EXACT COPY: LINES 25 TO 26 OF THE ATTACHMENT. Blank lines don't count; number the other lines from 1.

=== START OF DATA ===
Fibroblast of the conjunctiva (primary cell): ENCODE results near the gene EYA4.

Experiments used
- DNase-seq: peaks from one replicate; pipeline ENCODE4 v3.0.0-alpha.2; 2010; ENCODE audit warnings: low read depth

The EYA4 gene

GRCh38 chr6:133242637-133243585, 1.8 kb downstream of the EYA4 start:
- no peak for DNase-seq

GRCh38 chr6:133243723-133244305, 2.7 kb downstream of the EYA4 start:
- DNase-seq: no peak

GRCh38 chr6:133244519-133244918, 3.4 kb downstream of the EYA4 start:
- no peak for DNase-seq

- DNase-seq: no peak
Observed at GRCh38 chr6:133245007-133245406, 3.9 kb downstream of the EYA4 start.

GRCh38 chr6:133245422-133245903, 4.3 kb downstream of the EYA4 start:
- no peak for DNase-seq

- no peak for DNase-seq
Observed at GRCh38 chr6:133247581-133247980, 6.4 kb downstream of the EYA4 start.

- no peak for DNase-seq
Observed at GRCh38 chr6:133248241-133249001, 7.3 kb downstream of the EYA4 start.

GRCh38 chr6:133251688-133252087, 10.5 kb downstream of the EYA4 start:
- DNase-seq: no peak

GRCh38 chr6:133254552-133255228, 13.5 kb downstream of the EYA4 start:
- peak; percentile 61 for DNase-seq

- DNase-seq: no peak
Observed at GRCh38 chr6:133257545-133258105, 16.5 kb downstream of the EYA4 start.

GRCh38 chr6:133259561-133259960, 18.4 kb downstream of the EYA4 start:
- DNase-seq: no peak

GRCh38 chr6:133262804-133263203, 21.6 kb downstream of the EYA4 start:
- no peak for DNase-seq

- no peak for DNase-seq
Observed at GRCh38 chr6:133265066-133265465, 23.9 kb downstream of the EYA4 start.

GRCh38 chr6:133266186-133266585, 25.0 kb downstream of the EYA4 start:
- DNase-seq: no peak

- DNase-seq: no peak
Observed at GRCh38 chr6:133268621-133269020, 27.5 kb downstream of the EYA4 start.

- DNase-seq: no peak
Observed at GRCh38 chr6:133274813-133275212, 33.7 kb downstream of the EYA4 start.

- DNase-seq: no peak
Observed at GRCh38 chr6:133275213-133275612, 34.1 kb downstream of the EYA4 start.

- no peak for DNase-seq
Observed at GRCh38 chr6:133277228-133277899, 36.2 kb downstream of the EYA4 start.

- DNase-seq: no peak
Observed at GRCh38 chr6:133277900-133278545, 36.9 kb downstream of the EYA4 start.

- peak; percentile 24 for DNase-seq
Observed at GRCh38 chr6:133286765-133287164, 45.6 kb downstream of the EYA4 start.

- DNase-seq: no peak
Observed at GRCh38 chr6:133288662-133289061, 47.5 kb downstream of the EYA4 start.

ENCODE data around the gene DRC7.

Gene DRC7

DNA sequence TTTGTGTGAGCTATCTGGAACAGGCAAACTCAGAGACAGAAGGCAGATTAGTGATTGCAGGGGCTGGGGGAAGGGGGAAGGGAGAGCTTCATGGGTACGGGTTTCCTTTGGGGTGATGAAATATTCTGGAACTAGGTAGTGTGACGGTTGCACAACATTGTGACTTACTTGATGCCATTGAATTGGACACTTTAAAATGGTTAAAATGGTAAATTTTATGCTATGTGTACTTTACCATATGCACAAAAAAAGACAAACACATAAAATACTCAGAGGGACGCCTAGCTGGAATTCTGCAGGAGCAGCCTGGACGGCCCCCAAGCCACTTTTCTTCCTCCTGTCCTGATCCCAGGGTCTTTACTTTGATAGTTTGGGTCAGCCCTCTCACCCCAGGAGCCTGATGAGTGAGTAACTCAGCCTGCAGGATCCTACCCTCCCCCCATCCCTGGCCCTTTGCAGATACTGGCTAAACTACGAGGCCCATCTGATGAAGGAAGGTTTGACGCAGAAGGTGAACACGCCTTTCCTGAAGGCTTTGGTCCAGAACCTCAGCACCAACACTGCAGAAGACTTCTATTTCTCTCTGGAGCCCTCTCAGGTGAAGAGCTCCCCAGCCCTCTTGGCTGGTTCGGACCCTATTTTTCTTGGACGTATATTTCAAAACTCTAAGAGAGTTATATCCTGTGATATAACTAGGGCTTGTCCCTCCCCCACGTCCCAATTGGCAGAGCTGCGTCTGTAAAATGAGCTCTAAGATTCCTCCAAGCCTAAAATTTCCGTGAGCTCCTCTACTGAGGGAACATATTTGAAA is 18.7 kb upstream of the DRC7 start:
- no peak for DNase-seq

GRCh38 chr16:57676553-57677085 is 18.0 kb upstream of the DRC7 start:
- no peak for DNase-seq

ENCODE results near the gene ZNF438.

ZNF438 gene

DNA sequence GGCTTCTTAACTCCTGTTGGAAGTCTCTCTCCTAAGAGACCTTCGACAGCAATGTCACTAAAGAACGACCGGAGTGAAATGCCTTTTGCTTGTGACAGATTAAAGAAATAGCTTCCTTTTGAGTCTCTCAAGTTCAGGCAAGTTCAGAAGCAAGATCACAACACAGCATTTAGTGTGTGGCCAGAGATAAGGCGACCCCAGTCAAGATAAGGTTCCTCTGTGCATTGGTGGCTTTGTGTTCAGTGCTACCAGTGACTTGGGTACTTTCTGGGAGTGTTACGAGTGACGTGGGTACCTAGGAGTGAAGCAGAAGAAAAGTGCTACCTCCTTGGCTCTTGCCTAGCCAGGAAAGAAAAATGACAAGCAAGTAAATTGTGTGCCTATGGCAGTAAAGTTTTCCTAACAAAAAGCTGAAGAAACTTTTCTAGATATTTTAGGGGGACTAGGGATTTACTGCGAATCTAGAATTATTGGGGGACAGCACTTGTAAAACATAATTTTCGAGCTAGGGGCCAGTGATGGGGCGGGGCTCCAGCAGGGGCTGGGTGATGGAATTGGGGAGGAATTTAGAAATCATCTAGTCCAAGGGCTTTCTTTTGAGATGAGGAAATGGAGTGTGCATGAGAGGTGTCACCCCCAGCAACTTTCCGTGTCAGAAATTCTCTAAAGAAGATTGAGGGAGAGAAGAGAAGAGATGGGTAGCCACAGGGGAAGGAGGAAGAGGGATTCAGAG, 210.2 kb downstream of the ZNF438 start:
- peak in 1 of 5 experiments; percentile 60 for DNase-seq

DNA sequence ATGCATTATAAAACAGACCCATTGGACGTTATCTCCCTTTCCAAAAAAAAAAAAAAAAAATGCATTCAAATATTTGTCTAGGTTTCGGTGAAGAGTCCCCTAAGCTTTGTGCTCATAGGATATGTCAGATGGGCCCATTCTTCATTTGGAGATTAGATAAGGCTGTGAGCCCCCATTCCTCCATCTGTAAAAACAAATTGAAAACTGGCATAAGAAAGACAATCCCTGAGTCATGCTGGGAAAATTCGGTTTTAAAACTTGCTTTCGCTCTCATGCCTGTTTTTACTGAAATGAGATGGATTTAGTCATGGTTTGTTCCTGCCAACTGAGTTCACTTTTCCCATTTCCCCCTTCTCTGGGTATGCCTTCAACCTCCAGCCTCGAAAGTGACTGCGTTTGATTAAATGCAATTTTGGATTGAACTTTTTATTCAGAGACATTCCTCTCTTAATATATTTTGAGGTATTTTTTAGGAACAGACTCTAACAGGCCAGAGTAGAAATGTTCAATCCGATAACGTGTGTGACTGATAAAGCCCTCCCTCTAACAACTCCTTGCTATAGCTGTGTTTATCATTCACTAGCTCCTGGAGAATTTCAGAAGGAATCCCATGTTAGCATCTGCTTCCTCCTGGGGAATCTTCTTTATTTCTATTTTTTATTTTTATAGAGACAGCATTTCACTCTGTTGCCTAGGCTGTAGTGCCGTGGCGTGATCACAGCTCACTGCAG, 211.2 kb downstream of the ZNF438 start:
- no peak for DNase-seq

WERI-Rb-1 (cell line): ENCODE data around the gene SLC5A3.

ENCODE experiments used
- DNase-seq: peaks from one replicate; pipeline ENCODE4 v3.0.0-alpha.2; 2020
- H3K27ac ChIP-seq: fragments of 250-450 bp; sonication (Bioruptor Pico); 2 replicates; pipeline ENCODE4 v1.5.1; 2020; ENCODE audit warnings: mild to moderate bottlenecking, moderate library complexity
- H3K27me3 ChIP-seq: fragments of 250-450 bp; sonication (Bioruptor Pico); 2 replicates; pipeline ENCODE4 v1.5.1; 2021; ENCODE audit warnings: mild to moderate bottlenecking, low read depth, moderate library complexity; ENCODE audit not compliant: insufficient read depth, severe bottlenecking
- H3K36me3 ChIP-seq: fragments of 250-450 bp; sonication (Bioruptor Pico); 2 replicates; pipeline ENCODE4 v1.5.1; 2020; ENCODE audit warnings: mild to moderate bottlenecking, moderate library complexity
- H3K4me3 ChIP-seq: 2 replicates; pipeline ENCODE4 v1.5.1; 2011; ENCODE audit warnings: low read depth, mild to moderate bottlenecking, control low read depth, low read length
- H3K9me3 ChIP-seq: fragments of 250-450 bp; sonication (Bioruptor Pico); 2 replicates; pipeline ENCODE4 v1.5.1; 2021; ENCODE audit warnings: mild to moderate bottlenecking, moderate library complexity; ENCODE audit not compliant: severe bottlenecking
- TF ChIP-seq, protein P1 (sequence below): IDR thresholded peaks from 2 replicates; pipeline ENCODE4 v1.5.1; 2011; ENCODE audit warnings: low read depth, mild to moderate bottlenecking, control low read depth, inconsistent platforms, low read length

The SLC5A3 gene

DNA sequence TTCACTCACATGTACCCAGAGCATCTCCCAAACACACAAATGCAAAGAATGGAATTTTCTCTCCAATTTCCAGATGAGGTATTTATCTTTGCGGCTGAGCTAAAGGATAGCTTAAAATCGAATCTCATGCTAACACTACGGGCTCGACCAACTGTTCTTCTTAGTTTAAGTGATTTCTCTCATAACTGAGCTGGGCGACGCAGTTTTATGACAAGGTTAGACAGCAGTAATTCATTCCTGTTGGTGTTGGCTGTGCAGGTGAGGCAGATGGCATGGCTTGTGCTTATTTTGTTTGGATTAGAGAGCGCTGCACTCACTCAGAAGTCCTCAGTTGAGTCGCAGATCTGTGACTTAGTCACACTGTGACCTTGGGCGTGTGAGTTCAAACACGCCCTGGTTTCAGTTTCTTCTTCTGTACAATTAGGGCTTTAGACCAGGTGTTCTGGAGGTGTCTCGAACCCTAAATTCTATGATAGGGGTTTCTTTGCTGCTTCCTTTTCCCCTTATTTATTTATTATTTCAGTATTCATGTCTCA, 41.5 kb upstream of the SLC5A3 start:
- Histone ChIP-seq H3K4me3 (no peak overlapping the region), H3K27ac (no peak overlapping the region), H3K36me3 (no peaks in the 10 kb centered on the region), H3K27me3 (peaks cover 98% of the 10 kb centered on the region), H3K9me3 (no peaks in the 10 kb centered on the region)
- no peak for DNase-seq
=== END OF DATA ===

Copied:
GRCh38 chr6:133259561-133259960, 18.4 kb downstream of the EYA4 start:
- DNase-seq: no peak